Situational Parenting 101

300-parentingKids’ Corner | By Patrick Biron –

Okay, let’s all be honest for a bit. Parenting is really, really hard. I know in this day and age of social media, we all post images of our perfectly behaved children in matching clothes, wearing both shoes at the same time, smiling and enjoying that they are being photographed. But, Christmas card worthy photos don’t show the true, raw, daily experience of parenting.

Much of the stress that comes with parenting stems from a breakdown in empathy or communication between the parent and child. That sounds simple, because it is. The solutions are a bit harder, but let’s understand how those breakdowns can be categorized.

The Child’s Own Problems

These situations directly affect the child but not the parent, and the stress originates when the child feels the parent doesn’t empathize or properly acknowledge the situation. In fact, this is the stereotypical teenager problem: “You just don’t understand, Mom!” It might be based in how the child looks, their relationships with friends or the fact that they texted that one kid four minutes ago and they haven’t texted back yet, so they are worried that person hates them.

To solve this, parents should first realize that the problem is the child’s, not theirs. And because of that, the solution has to be the child’s as well. This is difficult for a parent, since parents have an innate desire to swoop in and save their babies from any paper cut, tear or difficulty. But, a parent can’t text that other kid for their child. The parent’s role here is to listen – not dismiss – the emotions that the child is feeling. Truly empathize and empower the child to both resolve and overcome the situation. Be supportive and encouraging. Think of it like learning to ride a bike. Eventually, the parent has to let go – and let him fall – if the parent wants their child to find his own balance in life.

The Child’s Bothersome Behaviors

200-parentingHere, the parent feels that the child doesn’t understand or properly follow “common sense” or the parent’s expectations. Examples include leaving dirty laundry on the floor or making the bathroom look like it flooded during a bath. The key to realize here is that the child doesn’t empathize with the parent, and in fact, the child usually doesn’t even notice the problem behavior or consider how it might be affecting the parent.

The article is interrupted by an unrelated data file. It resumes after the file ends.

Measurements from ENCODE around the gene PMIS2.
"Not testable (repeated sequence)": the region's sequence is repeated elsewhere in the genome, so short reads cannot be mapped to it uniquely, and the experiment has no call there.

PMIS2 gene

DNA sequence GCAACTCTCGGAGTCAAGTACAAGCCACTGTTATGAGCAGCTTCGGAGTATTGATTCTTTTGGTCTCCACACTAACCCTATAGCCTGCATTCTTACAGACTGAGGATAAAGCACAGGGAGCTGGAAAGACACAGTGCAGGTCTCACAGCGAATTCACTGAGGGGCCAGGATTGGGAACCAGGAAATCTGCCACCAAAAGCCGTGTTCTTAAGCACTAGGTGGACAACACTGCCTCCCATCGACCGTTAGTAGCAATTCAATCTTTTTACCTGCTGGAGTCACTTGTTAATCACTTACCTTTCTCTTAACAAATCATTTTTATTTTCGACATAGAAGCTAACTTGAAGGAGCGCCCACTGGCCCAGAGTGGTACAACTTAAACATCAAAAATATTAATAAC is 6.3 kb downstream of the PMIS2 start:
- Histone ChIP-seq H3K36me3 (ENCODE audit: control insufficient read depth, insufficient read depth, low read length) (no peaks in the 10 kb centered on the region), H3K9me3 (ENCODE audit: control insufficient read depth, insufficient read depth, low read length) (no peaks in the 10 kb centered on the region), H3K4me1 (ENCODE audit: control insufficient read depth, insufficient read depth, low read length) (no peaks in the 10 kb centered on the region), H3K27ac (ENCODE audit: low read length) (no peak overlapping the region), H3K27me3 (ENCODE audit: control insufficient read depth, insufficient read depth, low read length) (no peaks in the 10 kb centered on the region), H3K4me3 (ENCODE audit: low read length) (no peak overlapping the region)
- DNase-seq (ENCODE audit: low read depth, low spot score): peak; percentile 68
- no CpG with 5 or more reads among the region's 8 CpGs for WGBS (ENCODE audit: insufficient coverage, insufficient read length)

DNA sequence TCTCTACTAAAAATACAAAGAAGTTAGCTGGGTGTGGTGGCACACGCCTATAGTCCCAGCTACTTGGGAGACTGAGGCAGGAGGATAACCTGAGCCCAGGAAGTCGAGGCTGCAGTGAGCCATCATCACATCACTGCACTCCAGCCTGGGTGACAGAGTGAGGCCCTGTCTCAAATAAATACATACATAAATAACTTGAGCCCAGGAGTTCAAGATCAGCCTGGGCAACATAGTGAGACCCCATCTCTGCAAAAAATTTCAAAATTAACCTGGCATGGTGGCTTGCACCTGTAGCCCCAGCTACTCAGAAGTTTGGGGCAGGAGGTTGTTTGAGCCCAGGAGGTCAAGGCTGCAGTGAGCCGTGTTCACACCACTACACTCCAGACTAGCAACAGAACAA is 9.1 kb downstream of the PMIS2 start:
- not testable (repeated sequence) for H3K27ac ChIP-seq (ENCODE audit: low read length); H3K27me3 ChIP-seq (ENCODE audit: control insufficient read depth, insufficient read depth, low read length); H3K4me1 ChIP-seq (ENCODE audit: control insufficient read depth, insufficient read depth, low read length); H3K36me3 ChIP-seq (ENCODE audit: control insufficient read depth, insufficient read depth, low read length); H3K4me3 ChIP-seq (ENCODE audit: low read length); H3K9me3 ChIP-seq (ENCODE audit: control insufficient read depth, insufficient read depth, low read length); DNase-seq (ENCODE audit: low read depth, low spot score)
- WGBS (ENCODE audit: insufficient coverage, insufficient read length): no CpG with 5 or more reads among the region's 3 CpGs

The parent’s goal is to change the problem behavior, and the strategy is to speak with the child about expectations and how the situation makes them feel. Set the child up for success by lessening the likelihood he will do the behavior again, and set logical consequences should the situation arise again. In the example of the laundry, the parent should talk to their child about how a stinky room makes them feel, help by making the laundry basket easy to get to, and perhaps don’t wash the child’s favorite shirt if it isn’t placed in the basket.

A Combination of Both

I call this one the “shopping cart meltdown.” Here, the child feels that the parent doesn’t understand situation, and in response, they exhibit a bothersome behavior in an effort to change that. This is the hardest one to deal with personally. I would pay extra just to checkout at the grocery store in a lane with no candy. But I digress.

The best techniques to handle this situation are to start by acknowledging the child’s emotions and desires. “Yes, I think candy tastes good too. That’s why you want it, because it’s yummy, right?” Second, explain why we can’t give into those desires, even if they are justified. “Well, look at all of this amazing food Mommy is buying for us to have at home. Even the yogurt you picked out too! That candy is yummy, but the yogurt is yummy and will make you have strong bones. Where do you want to sit at home when you eat your yummy yogurt?”

Finally, seeing how the child still will probably throw a fit about not getting the candy, parents can address the bothersome behavior by explaining how the shouting makes them feel and how it might make others around feel too. Tell the child the right way to ask for candy and what goals or expectations he needs to meet in order to buy and ultimately enjoy it. Or, find a check out lane without any candy.